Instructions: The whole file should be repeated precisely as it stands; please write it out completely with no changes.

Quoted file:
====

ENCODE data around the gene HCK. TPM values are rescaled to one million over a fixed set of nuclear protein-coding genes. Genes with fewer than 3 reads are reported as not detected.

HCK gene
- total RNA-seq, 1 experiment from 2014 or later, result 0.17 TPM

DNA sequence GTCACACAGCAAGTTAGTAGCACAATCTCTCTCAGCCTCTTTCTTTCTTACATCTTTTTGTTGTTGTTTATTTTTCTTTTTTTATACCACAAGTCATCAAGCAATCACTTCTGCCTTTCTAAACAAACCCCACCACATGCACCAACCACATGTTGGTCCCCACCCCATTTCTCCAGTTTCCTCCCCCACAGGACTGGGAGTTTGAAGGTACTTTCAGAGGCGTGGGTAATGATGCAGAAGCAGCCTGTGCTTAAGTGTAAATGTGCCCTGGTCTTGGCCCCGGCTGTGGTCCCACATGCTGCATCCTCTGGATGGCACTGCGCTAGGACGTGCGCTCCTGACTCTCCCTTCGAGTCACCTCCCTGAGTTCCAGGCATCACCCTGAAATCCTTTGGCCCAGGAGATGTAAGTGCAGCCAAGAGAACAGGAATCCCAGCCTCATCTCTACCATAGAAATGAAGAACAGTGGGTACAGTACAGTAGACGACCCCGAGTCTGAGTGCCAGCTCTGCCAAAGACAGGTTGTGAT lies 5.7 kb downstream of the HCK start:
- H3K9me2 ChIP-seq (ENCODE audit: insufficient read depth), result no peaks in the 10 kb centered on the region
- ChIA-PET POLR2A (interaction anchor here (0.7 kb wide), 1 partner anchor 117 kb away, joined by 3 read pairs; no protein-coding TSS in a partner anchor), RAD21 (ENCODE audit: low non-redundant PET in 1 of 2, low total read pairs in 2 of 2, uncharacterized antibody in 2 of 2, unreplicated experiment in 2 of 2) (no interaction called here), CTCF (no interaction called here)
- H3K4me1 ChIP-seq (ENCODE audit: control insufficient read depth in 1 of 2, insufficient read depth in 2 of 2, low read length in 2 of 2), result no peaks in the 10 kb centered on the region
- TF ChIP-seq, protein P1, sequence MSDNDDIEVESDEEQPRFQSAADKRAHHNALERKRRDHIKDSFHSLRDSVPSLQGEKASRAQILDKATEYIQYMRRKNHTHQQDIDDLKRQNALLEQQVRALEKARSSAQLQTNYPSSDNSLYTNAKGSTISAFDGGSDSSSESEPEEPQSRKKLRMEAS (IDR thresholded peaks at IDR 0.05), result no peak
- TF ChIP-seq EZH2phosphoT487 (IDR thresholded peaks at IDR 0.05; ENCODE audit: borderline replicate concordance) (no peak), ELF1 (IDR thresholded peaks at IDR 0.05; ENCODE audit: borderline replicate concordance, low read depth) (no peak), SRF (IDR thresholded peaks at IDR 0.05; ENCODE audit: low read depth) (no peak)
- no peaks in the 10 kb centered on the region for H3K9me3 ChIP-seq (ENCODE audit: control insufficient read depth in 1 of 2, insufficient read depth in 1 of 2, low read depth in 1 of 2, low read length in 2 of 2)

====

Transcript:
ENCODE data around the gene HCK. TPM values are rescaled to one million over a fixed set of nuclear protein-coding genes. Genes with fewer than 3 reads are reported as not detected.

HCK gene
- total RNA-seq, 1 experiment from 2014 or later, result 0.17 TPM

DNA sequence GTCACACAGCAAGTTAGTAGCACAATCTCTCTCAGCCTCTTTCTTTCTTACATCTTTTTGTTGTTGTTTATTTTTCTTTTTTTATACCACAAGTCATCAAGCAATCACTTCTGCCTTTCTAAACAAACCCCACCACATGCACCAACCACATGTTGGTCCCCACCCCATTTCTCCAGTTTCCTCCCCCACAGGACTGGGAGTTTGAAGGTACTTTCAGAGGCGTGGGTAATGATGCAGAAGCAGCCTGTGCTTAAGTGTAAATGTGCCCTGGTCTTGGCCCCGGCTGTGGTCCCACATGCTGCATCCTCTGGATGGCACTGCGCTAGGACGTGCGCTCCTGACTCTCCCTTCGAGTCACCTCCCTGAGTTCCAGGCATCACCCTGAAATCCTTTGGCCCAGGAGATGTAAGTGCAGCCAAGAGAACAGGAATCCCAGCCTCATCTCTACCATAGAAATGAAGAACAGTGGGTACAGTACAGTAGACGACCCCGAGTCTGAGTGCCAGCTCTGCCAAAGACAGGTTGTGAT lies 5.7 kb downstream of the HCK start:
- H3K9me2 ChIP-seq (ENCODE audit: insufficient read depth), result no peaks in the 10 kb centered on the region
- ChIA-PET POLR2A (interaction anchor here (0.7 kb wide), 1 partner anchor 117 kb away, joined by 3 read pairs; no protein-coding TSS in a partner anchor), RAD21 (ENCODE audit: low non-redundant PET in 1 of 2, low total read pairs in 2 of 2, uncharacterized antibody in 2 of 2, unreplicated experiment in 2 of 2) (no interaction called here), CTCF (no interaction called here)
- H3K4me1 ChIP-seq (ENCODE audit: control insufficient read depth in 1 of 2, insufficient read depth in 2 of 2, low read length in 2 of 2), result no peaks in the 10 kb centered on the region
- TF ChIP-seq, protein P1, sequence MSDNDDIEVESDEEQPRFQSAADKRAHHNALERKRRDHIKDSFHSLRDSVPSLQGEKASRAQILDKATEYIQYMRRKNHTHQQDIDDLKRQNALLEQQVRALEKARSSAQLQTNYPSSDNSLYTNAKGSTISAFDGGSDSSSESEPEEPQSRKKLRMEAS (IDR thresholded peaks at IDR 0.05), result no peak
- TF ChIP-seq EZH2phosphoT487 (IDR thresholded peaks at IDR 0.05; ENCODE audit: borderline replicate concordance) (no peak), ELF1 (IDR thresholded peaks at IDR 0.05; ENCODE audit: borderline replicate concordance, low read depth) (no peak), SRF (IDR thresholded peaks at IDR 0.05; ENCODE audit: low read depth) (no peak)
- no peaks in the 10 kb centered on the region for H3K9me3 ChIP-seq (ENCODE audit: control insufficient read depth in 1 of 2, insufficient read depth in 1 of 2, low read depth in 1 of 2, low read length in 2 of 2)